400 428.14 725.21 0 4.96 -502.42 0 0
With Shunt reactor connected
400 400 348.7 351.75 0.04 -241.62 0 -243.7
Table 4: Simulated and calculated results for the faults at bus 2
Single line to ground (A) Double line fault(A) Double line to ground fault (A) Three phase fault (A)
Simulated Calculated simulated calculated simulated Calculated Simulated Calculated
3622.206 3720.023 0 0 0 0 3628.881 3720.023
0 0 3189.46 3221.624 3665.56 3720.023 3628.881 3720.203
0 0 3189.46 3221.624 3641.71 3720.023 3628.881 3720.203
Table 5: Overcurrent and earth fault protection tripping times
Fault type 51P1 (sec) 50P1 (sec) 51G1 (sec) 50G1 (sec)
S-L-G 0.906 0.334 0.04
D-L-F 1.091 0.93 D-L-G-F 0.912 0.35 0.35
3 phase 0.906 Table 6: Distance protection against faults with the tripping times
Fault type Z3MP Z2MG Z1MG
S-L-G 0.195 D-L-F 0.915 0.195 D-L-G-F 0.915 0.195 3 phase 0.915 3.7 Results discussion
In long transmission line during no-load, constant voltage at the sending end is less than the receiving end voltage as compared in both simulation and calculated. Both the simulated and calculated results they are almost equal meaning the project is running successful. In short transmission line that is connected to between bus 3 and bus 4, Ferranti effect does not occur due to the capacitance value that is almost equal to 0. Shunt reactor is connected to the receiving end of the long line during no load condition to absorb reactive power and to avoid the occurrence of Ferranti effect. All types of faults of simulated and calculated results are approximate. Overcurrent and distance protection were simulated accurately because the relays are tripping according to the protection.

Chapter 4
4.1Proposed further studies
The project is very useful in the industry, most people can learn more about the short, medium and long transmission line and impact of shunt reactors. Understanding more on how to select proper transmission line parameters ; ratings and determining shunt reactor ratings, protection of the equipments against all the types of faults as it is very critical to protect them using correct CT’s, VT’s and relays from being damaged. Company such as Eskom can benefit a lot from this project as it supplies electricity to the consumers and during light or no load by switching in the reactor they can save more costs as the will be no occurrence of Ferranti effect.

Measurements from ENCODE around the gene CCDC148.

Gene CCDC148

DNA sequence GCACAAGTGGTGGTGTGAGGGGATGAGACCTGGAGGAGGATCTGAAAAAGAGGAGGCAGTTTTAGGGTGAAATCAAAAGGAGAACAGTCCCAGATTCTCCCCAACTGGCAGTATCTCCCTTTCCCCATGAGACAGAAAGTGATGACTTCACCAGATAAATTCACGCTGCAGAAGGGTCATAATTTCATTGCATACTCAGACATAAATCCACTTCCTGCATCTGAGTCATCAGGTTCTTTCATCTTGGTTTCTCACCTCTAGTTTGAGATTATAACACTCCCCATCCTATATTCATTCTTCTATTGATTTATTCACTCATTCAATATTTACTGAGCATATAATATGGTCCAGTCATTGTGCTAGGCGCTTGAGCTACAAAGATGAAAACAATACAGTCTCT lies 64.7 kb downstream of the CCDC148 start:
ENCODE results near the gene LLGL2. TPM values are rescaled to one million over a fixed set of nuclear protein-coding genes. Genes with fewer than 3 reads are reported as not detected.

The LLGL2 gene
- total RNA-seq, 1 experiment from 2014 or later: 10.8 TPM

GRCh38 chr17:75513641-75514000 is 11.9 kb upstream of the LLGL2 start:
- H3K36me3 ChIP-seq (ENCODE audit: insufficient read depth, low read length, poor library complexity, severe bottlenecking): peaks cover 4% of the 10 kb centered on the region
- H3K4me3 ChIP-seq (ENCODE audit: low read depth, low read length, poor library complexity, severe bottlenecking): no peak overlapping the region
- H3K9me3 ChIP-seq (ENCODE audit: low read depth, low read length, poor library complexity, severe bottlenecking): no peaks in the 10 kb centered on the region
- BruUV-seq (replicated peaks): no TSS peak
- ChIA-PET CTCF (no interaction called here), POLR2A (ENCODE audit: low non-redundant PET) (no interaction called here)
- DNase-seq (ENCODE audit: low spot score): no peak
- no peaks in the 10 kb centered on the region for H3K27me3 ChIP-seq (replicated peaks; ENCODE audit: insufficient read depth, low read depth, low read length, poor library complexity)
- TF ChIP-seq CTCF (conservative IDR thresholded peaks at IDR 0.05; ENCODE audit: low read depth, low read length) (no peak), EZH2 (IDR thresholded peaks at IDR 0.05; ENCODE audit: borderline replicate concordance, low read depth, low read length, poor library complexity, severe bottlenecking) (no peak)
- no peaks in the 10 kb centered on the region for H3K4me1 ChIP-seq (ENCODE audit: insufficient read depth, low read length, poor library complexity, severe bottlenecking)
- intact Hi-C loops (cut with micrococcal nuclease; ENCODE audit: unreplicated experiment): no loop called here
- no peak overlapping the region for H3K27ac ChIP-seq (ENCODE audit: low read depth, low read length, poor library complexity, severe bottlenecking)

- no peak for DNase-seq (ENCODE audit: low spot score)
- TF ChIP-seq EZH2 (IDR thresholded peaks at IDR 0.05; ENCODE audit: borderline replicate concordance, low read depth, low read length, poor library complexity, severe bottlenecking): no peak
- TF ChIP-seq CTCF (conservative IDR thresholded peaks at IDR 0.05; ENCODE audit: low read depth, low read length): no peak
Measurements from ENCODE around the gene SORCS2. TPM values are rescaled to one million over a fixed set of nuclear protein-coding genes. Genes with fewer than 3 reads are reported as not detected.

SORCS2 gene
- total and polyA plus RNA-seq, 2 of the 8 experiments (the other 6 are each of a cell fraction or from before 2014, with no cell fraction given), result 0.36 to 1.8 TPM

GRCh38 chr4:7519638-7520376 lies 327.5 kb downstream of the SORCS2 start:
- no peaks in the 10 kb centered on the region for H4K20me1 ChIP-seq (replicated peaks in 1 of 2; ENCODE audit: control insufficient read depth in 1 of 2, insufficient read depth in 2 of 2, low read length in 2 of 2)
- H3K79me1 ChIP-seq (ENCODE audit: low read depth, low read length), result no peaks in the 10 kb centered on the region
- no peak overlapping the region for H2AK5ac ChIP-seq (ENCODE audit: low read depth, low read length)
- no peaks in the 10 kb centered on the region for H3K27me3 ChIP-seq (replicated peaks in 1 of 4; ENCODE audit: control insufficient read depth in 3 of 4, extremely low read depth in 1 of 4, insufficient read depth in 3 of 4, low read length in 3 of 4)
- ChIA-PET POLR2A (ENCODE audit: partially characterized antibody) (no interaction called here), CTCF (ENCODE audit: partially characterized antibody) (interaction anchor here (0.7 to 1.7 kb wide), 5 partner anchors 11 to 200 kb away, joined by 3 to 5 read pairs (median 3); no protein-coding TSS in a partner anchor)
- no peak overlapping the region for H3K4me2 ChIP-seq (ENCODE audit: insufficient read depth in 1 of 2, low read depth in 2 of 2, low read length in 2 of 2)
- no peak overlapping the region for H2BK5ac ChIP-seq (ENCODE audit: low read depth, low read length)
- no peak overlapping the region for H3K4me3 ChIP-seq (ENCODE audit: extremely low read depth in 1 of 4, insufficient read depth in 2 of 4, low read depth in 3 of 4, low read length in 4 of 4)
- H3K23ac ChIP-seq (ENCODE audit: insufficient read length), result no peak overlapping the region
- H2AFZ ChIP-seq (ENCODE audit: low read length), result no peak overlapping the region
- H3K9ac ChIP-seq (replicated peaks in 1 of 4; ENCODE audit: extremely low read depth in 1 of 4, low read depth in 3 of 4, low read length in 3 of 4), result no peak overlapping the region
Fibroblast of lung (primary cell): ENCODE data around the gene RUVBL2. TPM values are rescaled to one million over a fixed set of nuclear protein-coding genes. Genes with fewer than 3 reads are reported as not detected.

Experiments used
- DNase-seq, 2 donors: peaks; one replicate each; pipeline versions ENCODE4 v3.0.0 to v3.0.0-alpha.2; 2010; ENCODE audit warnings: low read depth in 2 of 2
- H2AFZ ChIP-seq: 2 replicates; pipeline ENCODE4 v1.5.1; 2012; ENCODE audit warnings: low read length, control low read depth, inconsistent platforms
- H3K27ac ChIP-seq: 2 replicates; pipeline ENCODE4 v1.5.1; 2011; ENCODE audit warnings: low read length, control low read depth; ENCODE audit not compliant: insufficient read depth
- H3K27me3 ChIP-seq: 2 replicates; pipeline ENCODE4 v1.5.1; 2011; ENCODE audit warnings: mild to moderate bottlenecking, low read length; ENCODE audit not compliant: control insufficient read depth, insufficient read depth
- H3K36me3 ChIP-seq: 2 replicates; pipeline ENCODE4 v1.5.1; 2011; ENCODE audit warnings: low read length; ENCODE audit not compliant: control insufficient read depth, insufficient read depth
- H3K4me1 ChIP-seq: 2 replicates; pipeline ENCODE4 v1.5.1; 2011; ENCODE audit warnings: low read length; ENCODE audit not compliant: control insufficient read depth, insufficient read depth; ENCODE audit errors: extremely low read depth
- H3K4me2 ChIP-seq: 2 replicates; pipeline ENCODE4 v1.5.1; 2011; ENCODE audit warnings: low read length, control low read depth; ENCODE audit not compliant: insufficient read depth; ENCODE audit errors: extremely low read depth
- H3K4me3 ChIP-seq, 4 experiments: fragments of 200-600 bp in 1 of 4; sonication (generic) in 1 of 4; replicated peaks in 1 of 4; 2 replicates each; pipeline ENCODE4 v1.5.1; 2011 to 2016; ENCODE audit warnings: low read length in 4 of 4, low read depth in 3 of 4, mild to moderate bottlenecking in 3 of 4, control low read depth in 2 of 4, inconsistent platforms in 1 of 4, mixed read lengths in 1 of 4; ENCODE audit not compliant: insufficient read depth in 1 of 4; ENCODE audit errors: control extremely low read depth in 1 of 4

4.2Conclusion
A long transmission line draws high charging current and at no load condition the supplied reactive power exceeds the consumed reactive power, this leads to the elevated voltage levels. From the power flow studies during no load, the receiving end current (IR) is zero amperes and the ratio of receiving voltage to sending voltage to be 1/A where A is 0.9357?1.05° and this equal to 1.069 or approximately 9.4 percent higher than the sending voltage. When the shunt reactor is connected the sending end voltage becomes equal the receiving end voltage.
In short transmission line the charging current and capacitance are negligible resulting in sending voltage equals or greater than the receiving voltage therefore Ferranti effect does not occur as shown in simulated results between bus 3 and bus 4 unlike in long transmission line where capacitance increase with the length of the line between bus 1 and bus 2. In short transmission line shunt reactors are not needed as there is no increase in voltage line.

The technical report was done accordingly with the assistance from the mentor and simulated network were constructed using Dig-silent powerfactory to achieve the specific aims of the project also with the help of the B-Tech subjects (Power systems, Electrical Protection and Protection Technology).
4.3Recommendation
This project is environmental friendly and it does not cause any environmental concerns, water, air, noise level and soil. The Ferranti effect occurs in High voltage and Extra High voltage in medium and long lines except in short lines. When the transmission line receiving end voltage is greater than the sending end voltage, the increase in voltage may cause operative ratings of the terminal and it may leads to insulation breakdown resulting in minimizing their lifespan and damaging the equipments. To maintain the level of the voltage profile along the line, a circuit breakers that are connected to the variable shunt reactors are switched in during light or no load condition even this solution is costly because the load fluctuates randomly as the power generated cannot be planned exactly due to sudden tripping of the loads.